Is a wave going to sweep me off this rock? and Am I lying on an eel hole? were the only concerns I should have had, and yet, as I lay in a warm tidal pool, draped over mossy rocks, my mind was performing a gymnastic tour de force.
That day it was executing a particularly technical routine around my business—How many clients do I want, how many can I have? What’s right; HOW will it work? Tweak this page, oh no, forget it. Need to write to my community. Am I posting enough on Facebook? What else can I share? Does anyone even care? It is enough? Too much?
On and on the stream of thought raged through my mind, and, on an all too beautiful Sunday afternoon, on a practically private beach, floating in nature’s jacuzzi while my love fished off the rocks, I was missing it.
I caught myself and thought, How can I best be here now?
Instead of berating my busy mind and telling it to shut up—What’s wrong with you that you can’t enjoy this!?!—(which, by the way, never works very well), I asked a gentle question. What would happen if I replaced my thinking with noticing?
What if I got so aware of my physicality, I could feel a swirl of water over my baby toe?
What if I became so still I could witness the world springing to life around me?
Because it’s impossible to be running a mental marathon and also witness the world around you come alive. It’s one or the other—not both—and a marathon is a tiresome affair.
As I lay positioned between two rocks—my feet perched out of the water on a warm slab, my center submerged, my back and shoulders at the perfect incline so as not to drown—I began to breathe. I watched my stomach float to the surface with every inhale and drop into the constantly moving water on the exhale.
I felt a pinch on my back of some small animal squirming for freedom.
I sighed in pleasure as the waves flooded into the tidal pools, pouring water over my shoulders and legs.
There was nothing to do except observe, and nowhere to be other than present.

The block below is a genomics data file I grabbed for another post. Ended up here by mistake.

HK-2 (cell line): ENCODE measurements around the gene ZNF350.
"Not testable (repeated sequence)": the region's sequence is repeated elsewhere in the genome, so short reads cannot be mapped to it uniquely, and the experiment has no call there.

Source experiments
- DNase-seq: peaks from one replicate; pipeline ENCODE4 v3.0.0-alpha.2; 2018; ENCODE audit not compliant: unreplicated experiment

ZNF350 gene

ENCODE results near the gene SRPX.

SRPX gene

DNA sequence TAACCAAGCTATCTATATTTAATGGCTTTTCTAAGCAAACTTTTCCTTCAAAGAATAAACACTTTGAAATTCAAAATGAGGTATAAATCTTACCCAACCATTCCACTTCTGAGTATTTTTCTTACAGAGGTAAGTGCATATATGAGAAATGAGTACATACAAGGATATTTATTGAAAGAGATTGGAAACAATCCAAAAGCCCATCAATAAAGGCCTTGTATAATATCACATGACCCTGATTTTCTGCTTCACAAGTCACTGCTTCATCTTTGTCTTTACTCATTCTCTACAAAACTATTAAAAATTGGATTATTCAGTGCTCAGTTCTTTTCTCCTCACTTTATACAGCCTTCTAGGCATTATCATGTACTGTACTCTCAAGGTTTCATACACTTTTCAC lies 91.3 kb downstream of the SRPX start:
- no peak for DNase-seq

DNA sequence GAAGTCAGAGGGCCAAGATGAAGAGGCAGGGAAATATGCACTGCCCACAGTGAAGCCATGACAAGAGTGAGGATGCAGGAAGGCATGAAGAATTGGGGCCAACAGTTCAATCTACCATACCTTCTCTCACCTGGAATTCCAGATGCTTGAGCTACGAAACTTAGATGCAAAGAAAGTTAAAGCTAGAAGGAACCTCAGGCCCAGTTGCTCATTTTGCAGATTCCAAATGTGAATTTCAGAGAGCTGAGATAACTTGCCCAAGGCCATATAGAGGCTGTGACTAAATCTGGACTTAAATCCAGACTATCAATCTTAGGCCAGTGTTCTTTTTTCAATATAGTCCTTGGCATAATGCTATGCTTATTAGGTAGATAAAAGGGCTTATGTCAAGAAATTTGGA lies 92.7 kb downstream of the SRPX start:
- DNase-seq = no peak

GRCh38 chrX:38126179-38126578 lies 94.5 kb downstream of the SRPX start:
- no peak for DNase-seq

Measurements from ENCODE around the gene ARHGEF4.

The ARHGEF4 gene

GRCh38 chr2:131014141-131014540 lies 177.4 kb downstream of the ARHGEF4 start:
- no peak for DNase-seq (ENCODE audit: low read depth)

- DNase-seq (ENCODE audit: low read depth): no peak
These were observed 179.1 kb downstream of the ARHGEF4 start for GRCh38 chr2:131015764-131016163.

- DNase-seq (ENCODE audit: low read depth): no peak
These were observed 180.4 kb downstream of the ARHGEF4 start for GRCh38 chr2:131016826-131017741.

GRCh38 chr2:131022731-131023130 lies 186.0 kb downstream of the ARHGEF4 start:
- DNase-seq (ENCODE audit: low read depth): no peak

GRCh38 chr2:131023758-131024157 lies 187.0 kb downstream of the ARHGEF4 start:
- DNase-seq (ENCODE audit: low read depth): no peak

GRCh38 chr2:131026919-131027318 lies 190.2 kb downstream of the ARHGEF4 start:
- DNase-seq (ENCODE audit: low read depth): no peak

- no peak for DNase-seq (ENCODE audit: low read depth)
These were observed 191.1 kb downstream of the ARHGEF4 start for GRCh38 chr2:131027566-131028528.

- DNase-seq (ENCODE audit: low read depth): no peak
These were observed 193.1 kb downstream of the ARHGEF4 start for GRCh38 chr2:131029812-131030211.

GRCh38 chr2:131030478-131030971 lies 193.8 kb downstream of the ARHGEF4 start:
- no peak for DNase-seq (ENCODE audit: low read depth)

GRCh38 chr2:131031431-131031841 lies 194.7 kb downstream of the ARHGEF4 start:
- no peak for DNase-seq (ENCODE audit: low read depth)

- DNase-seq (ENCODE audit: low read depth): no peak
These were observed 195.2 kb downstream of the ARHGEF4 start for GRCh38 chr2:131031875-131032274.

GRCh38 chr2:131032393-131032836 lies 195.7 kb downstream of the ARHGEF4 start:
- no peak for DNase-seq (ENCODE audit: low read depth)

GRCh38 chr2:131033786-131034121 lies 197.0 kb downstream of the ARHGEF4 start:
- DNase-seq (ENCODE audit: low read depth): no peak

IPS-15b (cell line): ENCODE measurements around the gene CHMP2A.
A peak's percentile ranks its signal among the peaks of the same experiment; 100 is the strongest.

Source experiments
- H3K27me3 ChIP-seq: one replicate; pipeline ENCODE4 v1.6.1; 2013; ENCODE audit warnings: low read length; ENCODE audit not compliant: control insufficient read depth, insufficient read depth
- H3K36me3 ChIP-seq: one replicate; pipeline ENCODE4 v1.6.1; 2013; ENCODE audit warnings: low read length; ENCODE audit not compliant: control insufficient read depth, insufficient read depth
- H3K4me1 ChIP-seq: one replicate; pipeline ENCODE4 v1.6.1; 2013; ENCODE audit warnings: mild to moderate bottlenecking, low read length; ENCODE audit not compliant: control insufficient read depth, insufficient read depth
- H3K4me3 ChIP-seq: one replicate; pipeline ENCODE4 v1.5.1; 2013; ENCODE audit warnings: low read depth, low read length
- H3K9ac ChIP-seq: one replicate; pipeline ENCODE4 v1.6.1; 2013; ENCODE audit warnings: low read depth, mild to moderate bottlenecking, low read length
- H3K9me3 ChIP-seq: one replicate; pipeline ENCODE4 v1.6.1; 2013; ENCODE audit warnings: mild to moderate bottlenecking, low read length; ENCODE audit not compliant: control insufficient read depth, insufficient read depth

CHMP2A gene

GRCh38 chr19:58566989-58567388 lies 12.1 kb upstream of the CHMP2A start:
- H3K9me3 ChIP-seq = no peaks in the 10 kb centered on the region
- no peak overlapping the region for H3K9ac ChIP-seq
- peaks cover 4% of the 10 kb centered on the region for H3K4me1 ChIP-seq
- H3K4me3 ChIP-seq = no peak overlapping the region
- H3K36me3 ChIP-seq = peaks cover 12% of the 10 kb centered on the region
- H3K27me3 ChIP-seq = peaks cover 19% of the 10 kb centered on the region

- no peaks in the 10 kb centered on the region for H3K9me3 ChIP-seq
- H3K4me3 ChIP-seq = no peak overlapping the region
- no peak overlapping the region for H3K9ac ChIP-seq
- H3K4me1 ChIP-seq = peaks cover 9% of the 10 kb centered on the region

Had I continued running my mental treadmill, I would have missed the flight of two birds talking each other home to their perch, or the way a breeze fluttered a single leaf in such a fury I though it might be a hummingbird.
Had I chosen to stay inside my head and out of the moment I would have missed everything beautiful about it. I would have spent my morning wading in the past and galavanting toward the future with no real appreciation for the now.
And that, my friends, is how you miss your life.
Sometimes all it takes to bring yourself home to the moment is to ask, What can I notice right now? What can I feel?—then open the floodgates.
Wherever you are, make it your mission to be all there.
I’ve been all in The Courage Chart for the past month—all in—but the moments when I’ve taken a break I’ve consciously decided to be there because I know my mind, my body, my entire being craves the respite.
The fastest way I know to exhaust yourself is to allow your mind to masticate the future.
The present moment may be an exertion, it may be effort but, if you are all there, it is never draining—and that makes all the difference.
Love and Breathing It In,
P.S.– The Courage Chart drops to subscribers only on Tuesday—yes election day, you’ll get the opportunity to elect your future, on your terms, regardless of who’s president. BUT if you want a really special surprise, you’ll be on the Early Bird List. Trust me, you don’t want to miss this.